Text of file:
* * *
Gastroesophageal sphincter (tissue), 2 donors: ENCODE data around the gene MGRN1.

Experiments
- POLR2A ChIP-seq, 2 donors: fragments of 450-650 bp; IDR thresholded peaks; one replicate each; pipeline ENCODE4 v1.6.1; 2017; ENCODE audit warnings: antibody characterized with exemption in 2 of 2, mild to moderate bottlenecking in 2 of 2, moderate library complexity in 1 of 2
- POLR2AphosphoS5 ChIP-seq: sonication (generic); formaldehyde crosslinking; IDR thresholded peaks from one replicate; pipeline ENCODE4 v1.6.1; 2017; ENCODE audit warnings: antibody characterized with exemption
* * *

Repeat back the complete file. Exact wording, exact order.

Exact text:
Gastroesophageal sphincter (tissue), 2 donors: ENCODE data around the gene MGRN1.

Experiments
- POLR2A ChIP-seq, 2 donors: fragments of 450-650 bp; IDR thresholded peaks; one replicate each; pipeline ENCODE4 v1.6.1; 2017; ENCODE audit warnings: antibody characterized with exemption in 2 of 2, mild to moderate bottlenecking in 2 of 2, moderate library complexity in 1 of 2
- POLR2AphosphoS5 ChIP-seq: sonication (generic); formaldehyde crosslinking; IDR thresholded peaks from one replicate; pipeline ENCODE4 v1.6.1; 2017; ENCODE audit warnings: antibody characterized with exemption